Did Hypatia invent the Astrolabe?
With Hypatia’s work rendered to dust, it is difficult to definitively say she invented the astrolabe or other mechanical gadgets. Several sources of her history note that much of what is written about her is fiction.
There are some remaining original clues, however, to Hypatia’s life, which Michael A. B. Deakin describes in The Primary Sources for the Life and Work of Hypatia of Alexandria (1995).
Especially relevant are letters from Synesius to Hypatia. Six letters and a fragment survive, which have been translated to English by A. FitzGerald in The Letters of Synesius of Cyrene (London: Oxford University Press, 1926).
In Fitzgerald’s translation, the letters to “To The Philosopher (Hypatia)” are Nos. 10, 15, 16, 33 (the fragment), 81, 124 and 154. In addition, Hypatia is referenced in a letter to Paeonius, where Synesius describes the astrolabe he had produced and presented to Paeonius. It is seen as an important document in the history of astronomy. (Deakin):
I am therefore offering you a gift most befitting for me to give, and for you to receive. It is a work of my own devising, including all that she, my most revered teacher,1 helped to contribute, and it was executed by the best hand to be found in our country in the art of the silversmith. (Fitzgerald, page 262)
1 The footnote in Fitzgerald’s translation assumes the “she” is Hypatia.
Alas, it is clear to me that she did not invent the astrolabe, but collaborated on the design of a unique and artistic rendition which was produced by a silversmith. Synesius, like so many male scholars throughout history, has perhaps not given enough credit to his co-designer.
Synesius references the great Ptolemy and the “devine band of his successors” with the invention of the astrolabe…”for the sixteen stars made it sufficient for the night clock. Hipparchus merely transposed these stars and inserted them in the instrument.” (page 263) Apollonius (ca. 225 BC), Hipparchus (ca. 180 BC), Vitruvius (ca. 88 BC), Ctesibius, and Ptolemy (ca. AD 150) studied astrolabe and stereographic projection, from which eventually came the planisphere and astrolabe.
Highlights of the Design
Synesius describes to Paeonius the features of the astrolabe he has enlosed with the letter:
We [Hypatia and her silversmith?] worked it out and elaborated a treatise, and studded it thickly with the necessary abundance and variety of theorems. (page 264)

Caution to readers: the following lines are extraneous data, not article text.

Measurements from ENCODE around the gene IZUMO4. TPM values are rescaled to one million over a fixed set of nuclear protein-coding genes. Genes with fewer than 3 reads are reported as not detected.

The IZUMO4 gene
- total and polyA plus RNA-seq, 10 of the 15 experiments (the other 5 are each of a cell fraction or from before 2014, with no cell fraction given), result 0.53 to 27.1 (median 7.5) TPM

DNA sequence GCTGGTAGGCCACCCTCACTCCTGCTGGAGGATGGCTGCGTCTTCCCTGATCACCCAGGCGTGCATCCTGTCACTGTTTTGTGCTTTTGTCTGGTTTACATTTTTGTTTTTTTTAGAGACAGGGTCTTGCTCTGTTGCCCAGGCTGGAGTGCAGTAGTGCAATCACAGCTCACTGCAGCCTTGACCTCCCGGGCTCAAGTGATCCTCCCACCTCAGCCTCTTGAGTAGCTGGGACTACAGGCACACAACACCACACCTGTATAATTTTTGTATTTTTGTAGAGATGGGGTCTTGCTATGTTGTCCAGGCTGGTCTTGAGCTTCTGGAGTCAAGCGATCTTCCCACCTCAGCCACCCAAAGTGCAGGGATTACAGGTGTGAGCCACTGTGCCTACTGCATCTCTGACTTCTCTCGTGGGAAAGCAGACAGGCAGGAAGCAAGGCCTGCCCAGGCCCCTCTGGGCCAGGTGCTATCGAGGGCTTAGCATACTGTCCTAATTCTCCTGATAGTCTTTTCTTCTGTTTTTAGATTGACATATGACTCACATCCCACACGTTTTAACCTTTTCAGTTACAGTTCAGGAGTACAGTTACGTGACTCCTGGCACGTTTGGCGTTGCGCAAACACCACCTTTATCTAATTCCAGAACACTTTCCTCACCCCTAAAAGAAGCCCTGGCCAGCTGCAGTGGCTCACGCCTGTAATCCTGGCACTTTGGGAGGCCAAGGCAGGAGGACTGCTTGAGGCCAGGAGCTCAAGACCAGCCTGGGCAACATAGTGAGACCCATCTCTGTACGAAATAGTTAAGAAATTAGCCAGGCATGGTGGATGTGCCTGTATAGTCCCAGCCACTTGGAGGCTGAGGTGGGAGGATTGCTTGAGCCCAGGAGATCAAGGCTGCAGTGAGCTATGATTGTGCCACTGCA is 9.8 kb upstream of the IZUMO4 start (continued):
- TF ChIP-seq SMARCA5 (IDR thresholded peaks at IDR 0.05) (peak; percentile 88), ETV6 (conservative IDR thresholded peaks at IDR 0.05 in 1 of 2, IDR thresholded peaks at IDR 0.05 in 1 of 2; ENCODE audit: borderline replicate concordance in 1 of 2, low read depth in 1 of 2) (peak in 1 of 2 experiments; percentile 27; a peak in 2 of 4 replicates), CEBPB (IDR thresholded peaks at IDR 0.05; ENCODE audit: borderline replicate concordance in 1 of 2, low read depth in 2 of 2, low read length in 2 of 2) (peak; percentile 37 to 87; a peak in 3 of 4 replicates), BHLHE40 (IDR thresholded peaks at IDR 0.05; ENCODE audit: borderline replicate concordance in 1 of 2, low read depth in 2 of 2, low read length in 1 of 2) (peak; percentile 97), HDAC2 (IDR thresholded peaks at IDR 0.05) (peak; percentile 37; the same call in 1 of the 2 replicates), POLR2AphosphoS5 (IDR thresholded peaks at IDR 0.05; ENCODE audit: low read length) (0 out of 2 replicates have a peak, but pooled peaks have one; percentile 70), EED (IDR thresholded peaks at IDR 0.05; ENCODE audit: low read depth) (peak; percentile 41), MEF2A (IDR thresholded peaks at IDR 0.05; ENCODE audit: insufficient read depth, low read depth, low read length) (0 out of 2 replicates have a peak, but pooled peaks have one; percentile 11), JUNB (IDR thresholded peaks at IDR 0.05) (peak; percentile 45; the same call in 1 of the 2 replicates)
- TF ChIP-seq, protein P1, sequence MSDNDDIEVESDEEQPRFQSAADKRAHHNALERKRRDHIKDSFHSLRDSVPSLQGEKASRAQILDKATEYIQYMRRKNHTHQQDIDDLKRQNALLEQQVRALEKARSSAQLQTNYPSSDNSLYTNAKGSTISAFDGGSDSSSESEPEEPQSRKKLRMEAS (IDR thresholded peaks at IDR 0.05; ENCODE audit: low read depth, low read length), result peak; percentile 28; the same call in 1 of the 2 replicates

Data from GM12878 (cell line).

…executed a most fair image of the cosmic expanse.
Thus the Antarctic circle has been inscribed greater than the greatest, and the relative distances of the stars have been lengthened according to that plan of project [mentioned in the previous paragraph of the letter]. (page 265)
As to the epigrams, they are of solid gold… [one written by Ptolemy and one by Synesius] (page 265) [In this paragraph, Synesius mentions that he himself constructed the instrument. Has he forgotten his collaborator?]
It professes to show the places of the stars, not their position in respect to the zodiac, but in respect to the equator. (page 265)
To further suggest that Hypatia did not invent the astrolabe, but had a hand in a designing a more elaborate version of it, I point to James E. Morrison. In Astrolabe History, he writes extensively on the history of astrolabes and notes in his email interview that Hypatia most certainly did not invent the instrument.
No one knows exactly when the stereographic projection was actually turned into the instrument we know today as the astrolabe. Theon of Alexandria (ca. 390) wrote a treatise on the astrolabe that was the basis for much that was written on the subject in the Middle Ages. Synesius of Cyrene (378-430) apparently had an instrument constructed that was arguably a form of astrolabe. This is plausible since Synesius was a student of Hypatia, Theon’s daughter.
Some authors attribute Hypatia with invention of the astrolabe and planosphere, which may be based on recent writings and not on the historical documents that continue to be uncovered, retranslated, and reviewed with new eyes. It is interesting, that women authors seem to attribute the invention to Hypatia where the male authors do not. Who’s research is correct–more valid? Of course, we’ll never know, as we cannot go back in time (yet).
Perhaps it was her gruesome retelling of her alleged murder that encouraged scholars to make statements like: “Most of Hypatia’s writing originated as texts for her students. None has survived intact, although it is likely that parts of her work are incorporated in the extand treatise of Theon. (Alic, page 24).
Another biography of Hypatia says she wrote instructions for making an astrolabe but in the next paragraph, contributes the invention to her (Tiffany Lunk & Sasha Velez, Andrews University). Inventions.org says that practical technology was Hypatia’s main interest and that she perfected the plane astrolabe so it could accurately solve problems in spherical astronomy. Perhaps this is what many scholars think of as “invent”. Improvements are certainly part of necessary evolution in technologies. Society tends to focus on who did what first rather than who made the most contribution, which, women often did, as they were in many cases delegated to rather than managers of projects involving inventions.